Mapping heavy industry’s digital-manufacturing opportunities

Mapping heavy industry’s digital-manufacturing opportunities

Manufacturing digitization could boost heavy-industry profit margins by three to five points—but only if people can make the new technologies work at scale. The first article in a new series looks at the opportunity and the sector’s progress.

The latest revolution may have started in the world of software and services, but now heavy industries1 are also embracing the power of the newest wave of digitization in manufacturing. Leading companies in sectors including mining, chemicals, steelmaking and pulp and paper are applying new data sources and new digital technologies to boost the throughput, efficiency, reliability, and productivity of their manufacturing operations.

These companies are embarking on their digital journeys from very different starting points. In recent years, we’ve visited hundreds of plants and spent time talking with managers and operations personnel about their current technologies and their digital ambitions. From that work, we have defined four broad levels of digital maturity: three that exist today, and Digital 4.0, a hypothetical future state based on technologies and approaches that are still under development (see sidebar, “Four stages of digital maturity in heavy industry”).

Today, average digital maturity levels vary by sub-sector, although there are also considerable differences at the company and plant level (Exhibit 1). For sites and sectors operating at lower levels of maturity, that means there are opportunities to improve EBITDA by 3 to 5 percentage points or more. For more mature sites the potential might be lower, although a one- to three-percentage-point increase in EBITDA is still a substantial improvement. The chemical industry can be used as a good reference point, where the average impact of recent large-scale digitization programs has been in the order of 3 to 5 EBITDA percentage points, although some companies have achieved remarkable performance improvements, such as throughput increases of over 30 percent.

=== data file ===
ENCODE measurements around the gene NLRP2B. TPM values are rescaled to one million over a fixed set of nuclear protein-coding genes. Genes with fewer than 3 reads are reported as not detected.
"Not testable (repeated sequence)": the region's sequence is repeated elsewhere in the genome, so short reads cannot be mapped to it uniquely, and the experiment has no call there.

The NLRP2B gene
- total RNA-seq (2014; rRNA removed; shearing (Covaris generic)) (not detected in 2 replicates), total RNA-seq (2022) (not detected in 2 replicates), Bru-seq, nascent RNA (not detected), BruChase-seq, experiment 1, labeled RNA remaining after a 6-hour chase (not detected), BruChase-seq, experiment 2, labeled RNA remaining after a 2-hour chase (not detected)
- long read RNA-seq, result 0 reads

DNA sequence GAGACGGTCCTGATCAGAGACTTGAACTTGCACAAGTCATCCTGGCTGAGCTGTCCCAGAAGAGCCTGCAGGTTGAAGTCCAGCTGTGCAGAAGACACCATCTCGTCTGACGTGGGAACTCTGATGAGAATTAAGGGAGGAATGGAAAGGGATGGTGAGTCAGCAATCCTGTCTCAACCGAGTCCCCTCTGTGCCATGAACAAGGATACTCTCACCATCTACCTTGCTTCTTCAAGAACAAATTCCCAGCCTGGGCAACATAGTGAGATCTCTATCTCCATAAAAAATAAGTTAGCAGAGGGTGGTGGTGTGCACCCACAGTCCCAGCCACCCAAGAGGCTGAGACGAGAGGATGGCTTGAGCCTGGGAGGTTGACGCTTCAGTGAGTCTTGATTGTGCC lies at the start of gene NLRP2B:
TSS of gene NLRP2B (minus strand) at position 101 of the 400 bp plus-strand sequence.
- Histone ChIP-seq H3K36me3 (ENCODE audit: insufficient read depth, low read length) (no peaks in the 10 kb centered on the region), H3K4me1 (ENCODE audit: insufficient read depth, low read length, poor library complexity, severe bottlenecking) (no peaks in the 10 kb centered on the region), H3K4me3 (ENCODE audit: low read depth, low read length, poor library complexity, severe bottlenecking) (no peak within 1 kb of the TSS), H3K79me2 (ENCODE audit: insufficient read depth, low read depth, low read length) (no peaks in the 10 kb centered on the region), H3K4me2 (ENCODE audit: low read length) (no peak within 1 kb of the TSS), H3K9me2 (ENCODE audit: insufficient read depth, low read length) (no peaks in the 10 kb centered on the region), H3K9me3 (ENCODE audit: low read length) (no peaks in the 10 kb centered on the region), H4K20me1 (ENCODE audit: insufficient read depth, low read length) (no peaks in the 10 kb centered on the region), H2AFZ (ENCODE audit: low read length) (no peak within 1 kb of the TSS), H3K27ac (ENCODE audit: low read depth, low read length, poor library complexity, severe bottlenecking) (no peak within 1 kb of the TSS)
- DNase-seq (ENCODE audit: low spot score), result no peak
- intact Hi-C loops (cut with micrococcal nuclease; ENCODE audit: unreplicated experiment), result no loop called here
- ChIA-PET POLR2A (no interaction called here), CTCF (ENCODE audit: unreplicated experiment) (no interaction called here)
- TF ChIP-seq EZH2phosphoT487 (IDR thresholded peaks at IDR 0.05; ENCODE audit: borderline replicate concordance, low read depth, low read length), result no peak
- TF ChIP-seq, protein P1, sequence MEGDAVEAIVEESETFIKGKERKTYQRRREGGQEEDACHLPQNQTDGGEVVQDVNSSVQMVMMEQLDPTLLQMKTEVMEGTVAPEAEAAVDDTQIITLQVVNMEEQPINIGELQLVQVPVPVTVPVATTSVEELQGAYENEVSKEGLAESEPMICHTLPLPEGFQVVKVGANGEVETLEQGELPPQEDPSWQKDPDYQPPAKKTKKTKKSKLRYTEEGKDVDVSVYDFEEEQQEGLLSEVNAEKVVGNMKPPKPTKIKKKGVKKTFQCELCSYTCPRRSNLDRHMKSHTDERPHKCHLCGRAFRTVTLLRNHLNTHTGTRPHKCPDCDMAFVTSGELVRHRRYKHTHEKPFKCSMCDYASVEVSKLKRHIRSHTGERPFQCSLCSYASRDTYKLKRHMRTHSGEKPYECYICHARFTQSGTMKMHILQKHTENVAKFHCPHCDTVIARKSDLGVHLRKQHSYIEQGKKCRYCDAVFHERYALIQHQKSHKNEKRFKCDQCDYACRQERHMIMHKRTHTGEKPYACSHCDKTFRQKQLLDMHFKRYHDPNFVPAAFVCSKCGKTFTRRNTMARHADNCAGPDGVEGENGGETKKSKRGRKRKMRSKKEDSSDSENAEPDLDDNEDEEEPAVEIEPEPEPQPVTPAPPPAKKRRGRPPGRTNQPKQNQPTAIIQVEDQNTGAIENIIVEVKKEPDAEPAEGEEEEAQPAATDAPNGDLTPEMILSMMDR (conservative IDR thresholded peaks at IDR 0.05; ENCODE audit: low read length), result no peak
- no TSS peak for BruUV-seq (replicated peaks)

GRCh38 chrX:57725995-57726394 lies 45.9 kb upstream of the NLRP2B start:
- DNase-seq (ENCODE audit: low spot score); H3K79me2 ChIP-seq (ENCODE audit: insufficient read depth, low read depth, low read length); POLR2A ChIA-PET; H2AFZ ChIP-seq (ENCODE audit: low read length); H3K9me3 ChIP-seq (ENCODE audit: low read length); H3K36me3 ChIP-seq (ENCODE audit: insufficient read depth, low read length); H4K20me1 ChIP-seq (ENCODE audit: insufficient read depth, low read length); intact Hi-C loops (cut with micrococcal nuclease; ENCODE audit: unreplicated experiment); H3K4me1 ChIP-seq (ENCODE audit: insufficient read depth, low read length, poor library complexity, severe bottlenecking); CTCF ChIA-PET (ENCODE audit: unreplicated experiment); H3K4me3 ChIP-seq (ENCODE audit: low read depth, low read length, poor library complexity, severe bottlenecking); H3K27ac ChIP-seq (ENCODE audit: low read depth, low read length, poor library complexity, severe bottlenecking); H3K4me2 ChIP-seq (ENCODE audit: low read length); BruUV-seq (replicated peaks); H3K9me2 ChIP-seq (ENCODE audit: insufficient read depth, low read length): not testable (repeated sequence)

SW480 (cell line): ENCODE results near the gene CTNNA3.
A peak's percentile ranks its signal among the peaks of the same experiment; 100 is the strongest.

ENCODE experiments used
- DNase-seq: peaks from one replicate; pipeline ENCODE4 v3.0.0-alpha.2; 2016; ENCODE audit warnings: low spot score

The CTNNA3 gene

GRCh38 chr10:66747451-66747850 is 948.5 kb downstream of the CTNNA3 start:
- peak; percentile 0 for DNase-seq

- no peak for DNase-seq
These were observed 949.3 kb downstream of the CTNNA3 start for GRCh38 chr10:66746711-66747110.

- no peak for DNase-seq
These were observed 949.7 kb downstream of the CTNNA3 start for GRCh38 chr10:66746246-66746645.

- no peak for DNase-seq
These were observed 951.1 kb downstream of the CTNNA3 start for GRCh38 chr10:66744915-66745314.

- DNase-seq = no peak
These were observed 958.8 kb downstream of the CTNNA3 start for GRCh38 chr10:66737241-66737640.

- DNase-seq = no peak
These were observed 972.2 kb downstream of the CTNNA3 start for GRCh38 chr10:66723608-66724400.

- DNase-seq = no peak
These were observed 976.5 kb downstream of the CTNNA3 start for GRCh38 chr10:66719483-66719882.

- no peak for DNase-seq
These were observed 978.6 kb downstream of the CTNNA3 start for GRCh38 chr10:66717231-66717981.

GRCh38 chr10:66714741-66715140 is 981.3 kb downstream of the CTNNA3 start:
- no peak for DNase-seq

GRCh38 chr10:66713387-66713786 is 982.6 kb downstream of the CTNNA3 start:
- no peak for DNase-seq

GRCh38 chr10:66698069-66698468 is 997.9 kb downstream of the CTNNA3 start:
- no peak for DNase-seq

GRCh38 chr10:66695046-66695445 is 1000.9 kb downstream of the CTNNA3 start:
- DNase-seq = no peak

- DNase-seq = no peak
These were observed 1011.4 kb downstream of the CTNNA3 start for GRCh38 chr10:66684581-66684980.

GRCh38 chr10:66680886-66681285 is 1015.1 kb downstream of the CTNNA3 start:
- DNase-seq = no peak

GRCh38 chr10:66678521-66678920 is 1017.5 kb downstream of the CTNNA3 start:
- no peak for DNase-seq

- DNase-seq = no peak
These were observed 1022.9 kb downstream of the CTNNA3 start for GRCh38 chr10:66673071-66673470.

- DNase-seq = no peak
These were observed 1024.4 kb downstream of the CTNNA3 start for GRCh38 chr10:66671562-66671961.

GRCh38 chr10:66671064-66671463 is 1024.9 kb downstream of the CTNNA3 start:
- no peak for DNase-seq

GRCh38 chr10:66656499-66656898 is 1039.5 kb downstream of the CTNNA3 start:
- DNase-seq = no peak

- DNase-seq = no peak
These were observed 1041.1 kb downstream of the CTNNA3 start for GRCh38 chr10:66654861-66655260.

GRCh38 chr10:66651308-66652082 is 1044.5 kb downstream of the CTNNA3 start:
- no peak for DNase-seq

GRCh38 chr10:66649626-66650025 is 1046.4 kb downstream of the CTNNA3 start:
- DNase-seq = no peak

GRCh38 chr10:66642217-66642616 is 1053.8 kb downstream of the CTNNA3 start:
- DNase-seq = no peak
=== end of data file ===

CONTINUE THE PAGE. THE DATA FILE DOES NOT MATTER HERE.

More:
Most heavy-industry sectors are at the middle stages of digital maturity.

The digital landscape

Today’s Industry 4.0 manufacturing opportunities for heavy industrial players are concentrated in four main areas (Exhibit 2). These levers represent the current sweet spot for digital investments, since they rely on relatively mature technologies and can deliver proven value.

Four levers help business units capture digital value and overcome industrial changes.

To help companies decide where to focus their efforts, we have developed a heat map of digital opportunities by sector (Exhibit 3). In the first three of the four main areas, our experience suggests companies can expect their investments to pay back in three years or less.

A heat map identifies the most promising digital opportunities in heavy industry.

Data analytics

The largest sources of value for all sectors except mining extraction come from the application of data analytics to improve throughput, yield, energy efficiency, and quality. Most heavy industrial players companies have rich historical data resources collected from their manufacturing operations. Advanced analytical techniques can help them learn from this data: combing through it to extract valuable insights into the underlying drivers of manufacturing performance, balancing the complex trade-offs between variables, and enabling higher levels of real-time control performance. In today’s high-demand market, throughput is clearly the winning value proposition, as extra output not only adds to the full profit margin, but also dilutes the full cost base. Downturn markets will benefit more from a focus on costs, such as energy, yield and quality.